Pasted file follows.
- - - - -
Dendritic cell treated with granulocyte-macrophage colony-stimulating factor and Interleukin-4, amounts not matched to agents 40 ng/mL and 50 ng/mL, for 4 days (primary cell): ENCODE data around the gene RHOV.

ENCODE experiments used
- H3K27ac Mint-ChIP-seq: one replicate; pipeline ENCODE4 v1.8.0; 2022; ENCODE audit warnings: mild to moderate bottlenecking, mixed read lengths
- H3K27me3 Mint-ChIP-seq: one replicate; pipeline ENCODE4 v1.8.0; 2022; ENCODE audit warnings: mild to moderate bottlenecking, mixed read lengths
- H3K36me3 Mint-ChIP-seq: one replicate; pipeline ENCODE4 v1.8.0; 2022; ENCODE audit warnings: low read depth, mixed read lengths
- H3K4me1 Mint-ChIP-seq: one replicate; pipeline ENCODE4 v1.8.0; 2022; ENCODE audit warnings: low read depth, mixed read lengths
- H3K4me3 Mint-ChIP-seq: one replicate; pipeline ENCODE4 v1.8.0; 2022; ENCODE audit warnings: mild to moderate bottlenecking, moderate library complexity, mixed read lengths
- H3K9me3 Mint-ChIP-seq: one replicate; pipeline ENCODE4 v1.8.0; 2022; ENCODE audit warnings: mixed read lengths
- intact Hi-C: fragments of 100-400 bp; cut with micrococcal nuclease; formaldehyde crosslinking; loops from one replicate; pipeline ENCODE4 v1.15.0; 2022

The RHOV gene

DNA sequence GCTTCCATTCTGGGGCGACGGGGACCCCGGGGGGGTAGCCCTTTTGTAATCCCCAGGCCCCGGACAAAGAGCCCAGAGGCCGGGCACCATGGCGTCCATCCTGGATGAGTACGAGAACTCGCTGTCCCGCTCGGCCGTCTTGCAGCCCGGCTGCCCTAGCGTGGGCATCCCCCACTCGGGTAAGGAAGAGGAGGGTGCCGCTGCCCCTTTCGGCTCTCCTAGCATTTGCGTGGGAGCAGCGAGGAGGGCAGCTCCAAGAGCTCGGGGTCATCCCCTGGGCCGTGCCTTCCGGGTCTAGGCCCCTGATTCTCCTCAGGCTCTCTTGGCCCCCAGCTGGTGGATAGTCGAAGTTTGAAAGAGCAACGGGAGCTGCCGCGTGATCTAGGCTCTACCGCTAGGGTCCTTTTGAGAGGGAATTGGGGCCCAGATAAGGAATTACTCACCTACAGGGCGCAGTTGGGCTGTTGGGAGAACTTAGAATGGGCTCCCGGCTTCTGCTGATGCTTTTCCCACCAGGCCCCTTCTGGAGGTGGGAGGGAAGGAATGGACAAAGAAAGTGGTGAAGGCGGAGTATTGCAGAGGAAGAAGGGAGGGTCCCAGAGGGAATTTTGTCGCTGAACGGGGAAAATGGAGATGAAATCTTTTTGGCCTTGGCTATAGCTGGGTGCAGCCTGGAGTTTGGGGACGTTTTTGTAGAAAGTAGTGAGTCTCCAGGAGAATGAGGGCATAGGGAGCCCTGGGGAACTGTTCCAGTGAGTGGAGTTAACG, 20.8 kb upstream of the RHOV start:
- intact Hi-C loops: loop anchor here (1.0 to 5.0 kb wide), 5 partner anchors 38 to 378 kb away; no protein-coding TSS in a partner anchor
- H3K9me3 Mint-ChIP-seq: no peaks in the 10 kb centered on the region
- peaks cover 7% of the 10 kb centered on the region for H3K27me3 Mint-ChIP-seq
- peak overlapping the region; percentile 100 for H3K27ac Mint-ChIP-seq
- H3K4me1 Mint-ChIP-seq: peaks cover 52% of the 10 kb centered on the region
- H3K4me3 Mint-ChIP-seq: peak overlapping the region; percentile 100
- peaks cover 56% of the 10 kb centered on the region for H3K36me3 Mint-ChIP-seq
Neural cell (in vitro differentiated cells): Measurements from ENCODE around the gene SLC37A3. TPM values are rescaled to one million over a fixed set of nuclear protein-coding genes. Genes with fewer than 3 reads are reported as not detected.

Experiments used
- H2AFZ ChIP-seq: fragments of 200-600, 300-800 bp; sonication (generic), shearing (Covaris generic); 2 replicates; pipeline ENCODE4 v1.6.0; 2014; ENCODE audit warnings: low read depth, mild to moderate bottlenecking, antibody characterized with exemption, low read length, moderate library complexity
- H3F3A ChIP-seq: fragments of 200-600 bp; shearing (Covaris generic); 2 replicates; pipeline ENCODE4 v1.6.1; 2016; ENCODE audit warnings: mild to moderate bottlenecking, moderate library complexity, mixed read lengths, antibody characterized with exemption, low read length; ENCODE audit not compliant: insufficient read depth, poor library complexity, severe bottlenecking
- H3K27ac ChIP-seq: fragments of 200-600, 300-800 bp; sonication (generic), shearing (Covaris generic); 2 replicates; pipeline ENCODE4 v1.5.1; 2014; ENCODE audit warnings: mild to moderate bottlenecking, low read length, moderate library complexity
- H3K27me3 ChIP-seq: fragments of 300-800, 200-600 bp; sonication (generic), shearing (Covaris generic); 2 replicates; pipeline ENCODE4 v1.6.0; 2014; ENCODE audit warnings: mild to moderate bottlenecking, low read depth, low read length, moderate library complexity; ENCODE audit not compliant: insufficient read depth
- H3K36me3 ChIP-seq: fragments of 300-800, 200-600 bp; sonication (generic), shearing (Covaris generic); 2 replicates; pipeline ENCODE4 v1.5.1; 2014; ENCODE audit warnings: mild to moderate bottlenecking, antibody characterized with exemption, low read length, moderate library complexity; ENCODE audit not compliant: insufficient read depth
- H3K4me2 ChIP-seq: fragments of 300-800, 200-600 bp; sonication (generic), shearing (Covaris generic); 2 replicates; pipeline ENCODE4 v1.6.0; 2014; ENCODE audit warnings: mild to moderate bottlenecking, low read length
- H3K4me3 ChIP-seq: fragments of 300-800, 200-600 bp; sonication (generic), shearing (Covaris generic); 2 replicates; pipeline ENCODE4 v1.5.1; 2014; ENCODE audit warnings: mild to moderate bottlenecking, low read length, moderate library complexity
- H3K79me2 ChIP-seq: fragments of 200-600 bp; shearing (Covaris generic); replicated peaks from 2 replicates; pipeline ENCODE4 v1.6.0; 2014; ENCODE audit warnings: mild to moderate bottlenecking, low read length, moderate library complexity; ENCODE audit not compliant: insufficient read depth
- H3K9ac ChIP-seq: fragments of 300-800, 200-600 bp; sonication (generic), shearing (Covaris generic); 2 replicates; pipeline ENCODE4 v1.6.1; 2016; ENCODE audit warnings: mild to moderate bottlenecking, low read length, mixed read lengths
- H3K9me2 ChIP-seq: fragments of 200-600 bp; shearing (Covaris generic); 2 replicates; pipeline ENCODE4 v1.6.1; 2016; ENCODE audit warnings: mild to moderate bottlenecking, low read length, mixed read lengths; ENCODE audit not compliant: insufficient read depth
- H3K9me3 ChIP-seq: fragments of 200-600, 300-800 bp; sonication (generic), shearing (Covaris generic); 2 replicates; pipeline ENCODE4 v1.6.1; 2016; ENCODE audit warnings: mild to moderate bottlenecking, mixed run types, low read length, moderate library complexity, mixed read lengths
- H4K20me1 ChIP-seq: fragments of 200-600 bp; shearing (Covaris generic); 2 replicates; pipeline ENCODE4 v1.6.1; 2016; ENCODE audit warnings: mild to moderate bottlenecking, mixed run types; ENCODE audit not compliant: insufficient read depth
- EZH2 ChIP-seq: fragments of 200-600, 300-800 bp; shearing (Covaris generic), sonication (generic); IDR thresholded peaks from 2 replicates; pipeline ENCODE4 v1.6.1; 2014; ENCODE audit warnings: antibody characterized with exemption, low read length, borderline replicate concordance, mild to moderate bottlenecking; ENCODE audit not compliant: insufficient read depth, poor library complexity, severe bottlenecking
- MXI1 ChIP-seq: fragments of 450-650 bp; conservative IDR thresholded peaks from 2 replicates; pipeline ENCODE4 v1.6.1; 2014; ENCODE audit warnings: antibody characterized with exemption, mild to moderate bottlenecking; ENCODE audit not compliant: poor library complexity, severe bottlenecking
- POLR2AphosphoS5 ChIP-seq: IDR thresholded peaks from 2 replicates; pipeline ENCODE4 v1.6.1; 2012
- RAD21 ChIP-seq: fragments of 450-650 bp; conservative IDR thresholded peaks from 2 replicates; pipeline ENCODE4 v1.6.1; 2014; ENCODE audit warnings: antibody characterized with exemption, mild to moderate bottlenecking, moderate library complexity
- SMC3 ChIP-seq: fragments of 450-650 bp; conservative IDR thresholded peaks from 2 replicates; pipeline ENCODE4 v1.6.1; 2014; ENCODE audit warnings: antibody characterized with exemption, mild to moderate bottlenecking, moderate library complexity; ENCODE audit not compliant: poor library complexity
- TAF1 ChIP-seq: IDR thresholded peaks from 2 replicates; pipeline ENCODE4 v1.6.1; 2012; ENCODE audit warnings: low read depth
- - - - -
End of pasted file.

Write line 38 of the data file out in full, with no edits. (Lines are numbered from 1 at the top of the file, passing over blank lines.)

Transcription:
- TAF1 ChIP-seq: IDR thresholded peaks from 2 replicates; pipeline ENCODE4 v1.6.1; 2012; ENCODE audit warnings: low read depth